Kayak fishing is a hybrid sport has taken people by storm lately. Kayaks can be more accessible and easier to transport than a traditional fishing boat, plus you can take a fishing kayak out without the gear if you want diversity in your water activities. In this respect, kayak fishing allows the best of both worlds!
If you’re looking for a new water sport to take up, or you’re wanting to take your kayak experience up a notch, kayak fishing is for you! There are a couple things to consider before you hit the water, so read on to learn more.
Kayak Fishing Boat Recommendations
Experienced anglers say that the best fishing kayak is the one you already have. This holds true in most respects, as most sporting kayaks will allow you to get out on the water more easily than traditional fishing boats. There are modifications and add-on rigs that you can purchase or DIY as you go, in order to have an easier time out on the water. So, if you already own a boat, you don’t need to worry about having to find a new one.
If you don’t have a boat already, and you’re particularly looking to get into kayak fishing, it’s helpful to look for a boat with features pre-installed. Regardless of where you’re starting from, here are some things to keep an eye out for:
- Rod Holders. Mounted rod holders are a kayak angler’s best friend. These allow you to have both hands free while paddling between fishing spots and gives you the ability to pack multiple rods with you for your trip. You can DIY them from a milk crate or find a professional mount that you’d like installed.
- Sit-On-Top Kayak Design. For fishing, sit-on-top kayaks allow you more mobility, comfort, stability, and storage space than a sit-in kayak. With a sit-on-top fishing kayak, your legs are free to stabilize the vessel while casting off or reeling in.
- Comfy Kayak Seat. Planning to be out fishing on the water all day? Then consider the comfort of a padded, adjustable kayak seat to save the wear-and-tear on your back! Find an ergonomic kayak seat design that supports your back--proper posture and form will aid your cast-off technique.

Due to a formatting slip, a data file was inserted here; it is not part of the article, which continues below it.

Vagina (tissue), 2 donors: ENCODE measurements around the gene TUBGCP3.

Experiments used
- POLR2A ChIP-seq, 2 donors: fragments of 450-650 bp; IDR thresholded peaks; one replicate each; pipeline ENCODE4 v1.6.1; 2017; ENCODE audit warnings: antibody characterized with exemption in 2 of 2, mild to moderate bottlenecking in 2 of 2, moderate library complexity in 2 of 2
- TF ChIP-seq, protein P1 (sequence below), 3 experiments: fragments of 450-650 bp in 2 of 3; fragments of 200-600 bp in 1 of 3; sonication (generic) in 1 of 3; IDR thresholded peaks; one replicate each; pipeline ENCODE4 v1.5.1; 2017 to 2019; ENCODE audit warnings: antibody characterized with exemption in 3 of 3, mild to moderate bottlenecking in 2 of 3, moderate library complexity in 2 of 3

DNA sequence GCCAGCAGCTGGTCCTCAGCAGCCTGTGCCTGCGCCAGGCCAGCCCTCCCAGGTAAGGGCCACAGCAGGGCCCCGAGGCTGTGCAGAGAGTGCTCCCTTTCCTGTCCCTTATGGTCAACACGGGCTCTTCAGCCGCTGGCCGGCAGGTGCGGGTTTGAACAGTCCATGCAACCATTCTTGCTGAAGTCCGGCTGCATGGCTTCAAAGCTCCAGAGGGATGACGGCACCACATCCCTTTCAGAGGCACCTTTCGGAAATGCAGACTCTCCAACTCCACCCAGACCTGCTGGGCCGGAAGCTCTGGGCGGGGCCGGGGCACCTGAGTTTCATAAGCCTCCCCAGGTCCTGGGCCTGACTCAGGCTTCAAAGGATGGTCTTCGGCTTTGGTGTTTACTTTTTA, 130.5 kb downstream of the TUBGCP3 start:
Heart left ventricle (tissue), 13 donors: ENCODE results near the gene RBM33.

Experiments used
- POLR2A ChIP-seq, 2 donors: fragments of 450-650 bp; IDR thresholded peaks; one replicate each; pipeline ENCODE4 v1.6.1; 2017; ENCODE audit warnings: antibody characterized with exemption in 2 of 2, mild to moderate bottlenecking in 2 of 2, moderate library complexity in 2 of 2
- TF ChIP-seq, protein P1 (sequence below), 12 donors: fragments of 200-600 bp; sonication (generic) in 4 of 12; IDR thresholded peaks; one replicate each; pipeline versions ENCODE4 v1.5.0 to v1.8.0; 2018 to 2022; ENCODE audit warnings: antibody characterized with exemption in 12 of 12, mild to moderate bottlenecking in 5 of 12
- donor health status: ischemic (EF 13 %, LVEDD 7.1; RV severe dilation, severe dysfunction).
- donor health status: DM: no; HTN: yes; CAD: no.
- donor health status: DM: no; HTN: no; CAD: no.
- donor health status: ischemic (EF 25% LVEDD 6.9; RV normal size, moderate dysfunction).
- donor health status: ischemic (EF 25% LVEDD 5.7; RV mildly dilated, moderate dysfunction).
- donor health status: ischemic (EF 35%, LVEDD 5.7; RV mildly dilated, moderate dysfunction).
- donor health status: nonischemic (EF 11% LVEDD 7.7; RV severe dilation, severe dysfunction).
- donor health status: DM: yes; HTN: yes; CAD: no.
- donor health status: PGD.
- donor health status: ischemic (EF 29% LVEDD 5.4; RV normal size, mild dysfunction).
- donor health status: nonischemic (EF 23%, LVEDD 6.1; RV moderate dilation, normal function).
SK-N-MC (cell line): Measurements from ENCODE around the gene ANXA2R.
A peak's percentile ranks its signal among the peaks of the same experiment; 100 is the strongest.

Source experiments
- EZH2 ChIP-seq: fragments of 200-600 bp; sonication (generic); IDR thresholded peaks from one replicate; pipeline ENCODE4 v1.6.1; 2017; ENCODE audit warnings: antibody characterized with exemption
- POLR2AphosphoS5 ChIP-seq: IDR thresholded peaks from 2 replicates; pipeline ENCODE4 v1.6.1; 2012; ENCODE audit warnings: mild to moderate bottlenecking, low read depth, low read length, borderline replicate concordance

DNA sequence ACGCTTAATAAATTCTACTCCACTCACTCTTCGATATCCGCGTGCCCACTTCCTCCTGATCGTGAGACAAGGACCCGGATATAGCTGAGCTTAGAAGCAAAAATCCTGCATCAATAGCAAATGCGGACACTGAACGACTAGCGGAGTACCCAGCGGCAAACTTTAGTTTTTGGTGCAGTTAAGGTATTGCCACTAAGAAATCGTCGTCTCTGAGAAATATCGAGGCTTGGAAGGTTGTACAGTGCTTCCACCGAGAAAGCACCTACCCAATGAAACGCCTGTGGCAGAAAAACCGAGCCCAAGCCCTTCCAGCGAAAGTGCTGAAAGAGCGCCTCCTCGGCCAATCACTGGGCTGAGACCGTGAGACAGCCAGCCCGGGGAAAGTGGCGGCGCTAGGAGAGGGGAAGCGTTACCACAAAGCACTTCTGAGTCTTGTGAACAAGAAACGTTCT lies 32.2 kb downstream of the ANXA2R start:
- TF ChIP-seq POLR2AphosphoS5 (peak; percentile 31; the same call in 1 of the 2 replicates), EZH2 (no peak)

- Fish Finding Device. Whether it’s Sonar or GPS, most find it helpful to have a navigation system aboard. This is particularly nice when exploring new areas, so be sure it’s mounted in a place that’s easily- accessible and visible while paddling.
- Rudder and Anchor. These two pieces are optional, but helpful depending on your style of fishing. If you’re more of a troller who casts while moving, a rudder can allow you to better follow biting fish. If you prefer to stop moving and see what comes your way, an anchor can help avoid unwanted drifting and further stabilize your vessel.
How to Get the Hang of Kayak Fishing
Whether you’re an experienced kayaker, angler, neither, or both, it will take a bit of adjustment to get the hang of fishing from a kayak as opposed to a regular boat. The learning curve is half the fun when taking on a new challenge, though. Here are some tips to flatten the curve and help you hone your kayak fishing technique:
- Invest in a fishing paddle. Kayak fishing paddles tend to be wider and lighter than traditional paddles. You’ll be out fishing for a while and the structure of the paddle can help prevent fatigue. Finding one with a tether helps keep track of it while using your rod, and if you can find one with a measurement guide on it as well, that’s even better.
- Find longer fishing poles. Due to the width of a fishing kayak and the mild waves that any balance shifts can cause, it’s helpful to be able to cast further out so fish won’t be wary or sense anything disturbing.
- Organize & Optimize storage space. A kayak is a smaller boat than you might be used to, but particularly sit-on kayaks can allow for a decent amount of storage space. You want to be prepared with a variety of gear while you’re out, so keep it organized so you won’t lose time scrambling to find what you need.
- Come prepared with versatile lures. It’s less time- consuming to stick to single-hook baits, easy-to-fish lures, especially as a beginner. Chances are you won’t come across just one type of fish, though, so keep in mind the diversity of your bait, as well.